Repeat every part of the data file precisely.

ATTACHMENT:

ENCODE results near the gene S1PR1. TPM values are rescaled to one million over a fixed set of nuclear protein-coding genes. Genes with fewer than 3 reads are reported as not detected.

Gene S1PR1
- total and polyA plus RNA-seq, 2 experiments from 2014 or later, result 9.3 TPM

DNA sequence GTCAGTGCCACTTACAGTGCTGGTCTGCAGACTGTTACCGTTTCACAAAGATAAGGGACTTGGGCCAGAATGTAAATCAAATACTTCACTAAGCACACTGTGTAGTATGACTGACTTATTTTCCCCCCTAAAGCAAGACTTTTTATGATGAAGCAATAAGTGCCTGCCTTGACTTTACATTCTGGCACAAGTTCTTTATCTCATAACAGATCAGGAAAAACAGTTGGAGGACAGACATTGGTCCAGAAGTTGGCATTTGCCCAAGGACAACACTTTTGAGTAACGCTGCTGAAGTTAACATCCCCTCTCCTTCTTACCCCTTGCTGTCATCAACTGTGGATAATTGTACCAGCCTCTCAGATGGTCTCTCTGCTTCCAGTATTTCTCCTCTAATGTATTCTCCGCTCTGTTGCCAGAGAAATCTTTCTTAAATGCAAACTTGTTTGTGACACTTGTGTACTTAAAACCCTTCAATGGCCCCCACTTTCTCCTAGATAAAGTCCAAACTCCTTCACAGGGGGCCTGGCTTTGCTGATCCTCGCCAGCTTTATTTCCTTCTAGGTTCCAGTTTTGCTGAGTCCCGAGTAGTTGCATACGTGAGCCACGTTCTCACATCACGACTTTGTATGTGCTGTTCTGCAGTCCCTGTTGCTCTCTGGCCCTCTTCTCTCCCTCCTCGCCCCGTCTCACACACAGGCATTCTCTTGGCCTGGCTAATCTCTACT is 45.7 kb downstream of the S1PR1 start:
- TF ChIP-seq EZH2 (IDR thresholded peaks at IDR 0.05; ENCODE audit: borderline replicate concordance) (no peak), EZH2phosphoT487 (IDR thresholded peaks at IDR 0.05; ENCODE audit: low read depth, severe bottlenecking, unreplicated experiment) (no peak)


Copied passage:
ENCODE results near the gene S1PR1. TPM values are rescaled to one million over a fixed set of nuclear protein-coding genes. Genes with fewer than 3 reads are reported as not detected.

Gene S1PR1
- total and polyA plus RNA-seq, 2 experiments from 2014 or later, result 9.3 TPM

DNA sequence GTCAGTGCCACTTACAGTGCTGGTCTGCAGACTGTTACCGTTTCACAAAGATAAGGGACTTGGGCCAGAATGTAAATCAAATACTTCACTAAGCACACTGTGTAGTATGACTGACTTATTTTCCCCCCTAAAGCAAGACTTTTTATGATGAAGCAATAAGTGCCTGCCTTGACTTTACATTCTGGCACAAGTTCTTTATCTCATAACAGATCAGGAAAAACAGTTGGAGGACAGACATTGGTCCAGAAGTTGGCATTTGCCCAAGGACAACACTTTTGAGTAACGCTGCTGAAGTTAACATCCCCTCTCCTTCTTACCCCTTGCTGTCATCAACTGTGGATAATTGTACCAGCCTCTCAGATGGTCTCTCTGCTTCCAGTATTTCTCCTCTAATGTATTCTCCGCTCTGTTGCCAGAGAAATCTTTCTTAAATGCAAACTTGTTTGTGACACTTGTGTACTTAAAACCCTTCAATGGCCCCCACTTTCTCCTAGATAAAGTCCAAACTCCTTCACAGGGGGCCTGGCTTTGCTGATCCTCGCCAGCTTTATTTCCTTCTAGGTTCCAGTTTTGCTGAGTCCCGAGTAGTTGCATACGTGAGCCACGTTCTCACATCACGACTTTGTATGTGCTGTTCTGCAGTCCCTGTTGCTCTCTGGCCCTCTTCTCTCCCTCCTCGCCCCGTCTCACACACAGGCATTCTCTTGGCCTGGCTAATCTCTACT is 45.7 kb downstream of the S1PR1 start:
- TF ChIP-seq EZH2 (IDR thresholded peaks at IDR 0.05; ENCODE audit: borderline replicate concordance) (no peak), EZH2phosphoT487 (IDR thresholded peaks at IDR 0.05; ENCODE audit: low read depth, severe bottlenecking, unreplicated experiment) (no peak)